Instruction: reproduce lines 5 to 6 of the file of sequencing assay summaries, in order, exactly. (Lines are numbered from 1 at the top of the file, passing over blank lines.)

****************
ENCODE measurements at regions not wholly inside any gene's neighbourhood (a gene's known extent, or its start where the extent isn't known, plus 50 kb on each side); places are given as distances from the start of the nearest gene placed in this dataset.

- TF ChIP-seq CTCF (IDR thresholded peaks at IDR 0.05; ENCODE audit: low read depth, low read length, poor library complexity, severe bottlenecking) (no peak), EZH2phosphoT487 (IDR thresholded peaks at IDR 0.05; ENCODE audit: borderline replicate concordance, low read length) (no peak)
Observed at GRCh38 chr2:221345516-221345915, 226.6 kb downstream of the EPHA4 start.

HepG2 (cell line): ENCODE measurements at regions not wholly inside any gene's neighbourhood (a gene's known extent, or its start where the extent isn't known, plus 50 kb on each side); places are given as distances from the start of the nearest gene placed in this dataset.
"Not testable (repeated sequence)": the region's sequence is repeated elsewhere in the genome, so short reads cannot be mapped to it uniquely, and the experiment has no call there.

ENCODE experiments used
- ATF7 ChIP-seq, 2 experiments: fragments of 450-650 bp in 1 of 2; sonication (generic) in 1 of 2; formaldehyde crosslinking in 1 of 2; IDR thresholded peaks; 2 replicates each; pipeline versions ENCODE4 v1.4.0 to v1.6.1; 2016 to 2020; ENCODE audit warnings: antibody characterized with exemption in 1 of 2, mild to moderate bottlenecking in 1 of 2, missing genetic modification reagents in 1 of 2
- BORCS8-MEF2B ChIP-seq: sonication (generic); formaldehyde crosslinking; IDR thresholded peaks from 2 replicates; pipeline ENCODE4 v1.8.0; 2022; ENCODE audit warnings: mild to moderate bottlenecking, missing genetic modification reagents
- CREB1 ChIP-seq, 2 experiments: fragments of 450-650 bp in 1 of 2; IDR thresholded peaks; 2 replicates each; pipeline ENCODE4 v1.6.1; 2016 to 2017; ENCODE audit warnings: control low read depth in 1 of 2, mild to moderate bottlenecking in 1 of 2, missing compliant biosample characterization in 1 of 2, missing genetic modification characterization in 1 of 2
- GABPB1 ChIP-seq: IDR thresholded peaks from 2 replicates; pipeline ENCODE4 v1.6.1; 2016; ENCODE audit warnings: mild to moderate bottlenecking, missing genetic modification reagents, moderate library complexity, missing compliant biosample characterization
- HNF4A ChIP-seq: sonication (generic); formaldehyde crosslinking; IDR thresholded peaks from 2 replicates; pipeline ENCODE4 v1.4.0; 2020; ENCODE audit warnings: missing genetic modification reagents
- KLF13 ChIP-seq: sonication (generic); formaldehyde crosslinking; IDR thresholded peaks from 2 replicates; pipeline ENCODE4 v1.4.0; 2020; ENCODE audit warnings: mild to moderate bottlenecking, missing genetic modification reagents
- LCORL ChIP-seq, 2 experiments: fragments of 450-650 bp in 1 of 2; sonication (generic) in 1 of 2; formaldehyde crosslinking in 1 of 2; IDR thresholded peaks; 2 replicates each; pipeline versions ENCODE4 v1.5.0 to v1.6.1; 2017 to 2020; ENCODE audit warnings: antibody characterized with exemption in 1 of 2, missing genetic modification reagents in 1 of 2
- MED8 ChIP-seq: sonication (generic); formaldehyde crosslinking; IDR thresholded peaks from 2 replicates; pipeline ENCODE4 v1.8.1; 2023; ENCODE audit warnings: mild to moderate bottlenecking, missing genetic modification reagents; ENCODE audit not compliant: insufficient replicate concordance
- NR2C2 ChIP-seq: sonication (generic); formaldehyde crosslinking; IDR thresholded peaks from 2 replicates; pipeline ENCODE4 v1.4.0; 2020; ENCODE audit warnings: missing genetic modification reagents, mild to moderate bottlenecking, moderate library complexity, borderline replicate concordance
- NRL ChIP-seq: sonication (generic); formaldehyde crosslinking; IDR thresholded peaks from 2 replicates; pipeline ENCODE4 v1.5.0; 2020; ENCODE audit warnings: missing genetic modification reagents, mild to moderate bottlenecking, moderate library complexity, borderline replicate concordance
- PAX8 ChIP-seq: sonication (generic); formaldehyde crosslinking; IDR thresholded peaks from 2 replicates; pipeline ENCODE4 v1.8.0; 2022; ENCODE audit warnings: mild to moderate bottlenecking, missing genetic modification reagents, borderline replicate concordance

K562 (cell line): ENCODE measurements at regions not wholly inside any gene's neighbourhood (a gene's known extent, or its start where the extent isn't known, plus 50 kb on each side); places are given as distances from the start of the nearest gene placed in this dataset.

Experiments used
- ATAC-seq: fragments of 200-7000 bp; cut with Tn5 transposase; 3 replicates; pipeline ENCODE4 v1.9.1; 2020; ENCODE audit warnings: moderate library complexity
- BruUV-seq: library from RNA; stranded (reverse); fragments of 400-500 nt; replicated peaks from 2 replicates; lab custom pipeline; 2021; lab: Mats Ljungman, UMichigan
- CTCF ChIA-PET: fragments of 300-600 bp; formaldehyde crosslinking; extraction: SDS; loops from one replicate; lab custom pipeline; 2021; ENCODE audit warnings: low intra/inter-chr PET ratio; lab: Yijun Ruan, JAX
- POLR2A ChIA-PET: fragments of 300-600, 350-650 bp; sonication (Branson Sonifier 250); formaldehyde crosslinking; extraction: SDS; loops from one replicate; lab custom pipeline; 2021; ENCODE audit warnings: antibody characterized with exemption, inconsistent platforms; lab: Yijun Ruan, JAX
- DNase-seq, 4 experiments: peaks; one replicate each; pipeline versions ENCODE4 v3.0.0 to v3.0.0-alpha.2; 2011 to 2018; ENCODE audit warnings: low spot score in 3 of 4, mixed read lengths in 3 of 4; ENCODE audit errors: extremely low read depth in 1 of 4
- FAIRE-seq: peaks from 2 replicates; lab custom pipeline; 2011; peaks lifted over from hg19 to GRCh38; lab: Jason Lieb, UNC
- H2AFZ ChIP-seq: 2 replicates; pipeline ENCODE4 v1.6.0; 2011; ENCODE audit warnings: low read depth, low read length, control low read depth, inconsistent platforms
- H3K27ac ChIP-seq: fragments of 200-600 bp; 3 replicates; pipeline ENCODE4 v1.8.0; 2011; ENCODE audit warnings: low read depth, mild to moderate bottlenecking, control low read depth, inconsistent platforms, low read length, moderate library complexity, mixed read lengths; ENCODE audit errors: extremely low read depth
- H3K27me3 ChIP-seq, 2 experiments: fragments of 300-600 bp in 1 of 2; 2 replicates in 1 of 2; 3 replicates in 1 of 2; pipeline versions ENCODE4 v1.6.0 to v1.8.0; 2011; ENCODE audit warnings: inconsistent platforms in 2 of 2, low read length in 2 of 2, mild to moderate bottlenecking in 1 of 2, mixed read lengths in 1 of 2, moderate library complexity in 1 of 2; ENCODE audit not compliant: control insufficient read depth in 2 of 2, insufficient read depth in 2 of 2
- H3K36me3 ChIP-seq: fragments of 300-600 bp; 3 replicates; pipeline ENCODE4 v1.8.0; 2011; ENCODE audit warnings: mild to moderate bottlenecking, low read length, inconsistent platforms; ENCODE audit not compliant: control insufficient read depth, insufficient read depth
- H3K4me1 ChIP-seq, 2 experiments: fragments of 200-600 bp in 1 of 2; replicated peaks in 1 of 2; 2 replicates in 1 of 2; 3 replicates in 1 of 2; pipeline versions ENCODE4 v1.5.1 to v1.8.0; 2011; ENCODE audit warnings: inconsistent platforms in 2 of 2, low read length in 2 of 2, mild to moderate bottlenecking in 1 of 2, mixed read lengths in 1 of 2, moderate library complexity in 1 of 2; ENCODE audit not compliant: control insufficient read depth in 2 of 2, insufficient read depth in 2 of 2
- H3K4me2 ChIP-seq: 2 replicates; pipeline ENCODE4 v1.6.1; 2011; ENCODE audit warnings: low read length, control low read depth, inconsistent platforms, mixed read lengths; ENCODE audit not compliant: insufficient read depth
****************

"Not testable (repeated sequence)": the region's sequence is repeated elsewhere in the genome, so short reads cannot be mapped to it uniquely, and the experiment has no call there.

ENCODE experiments used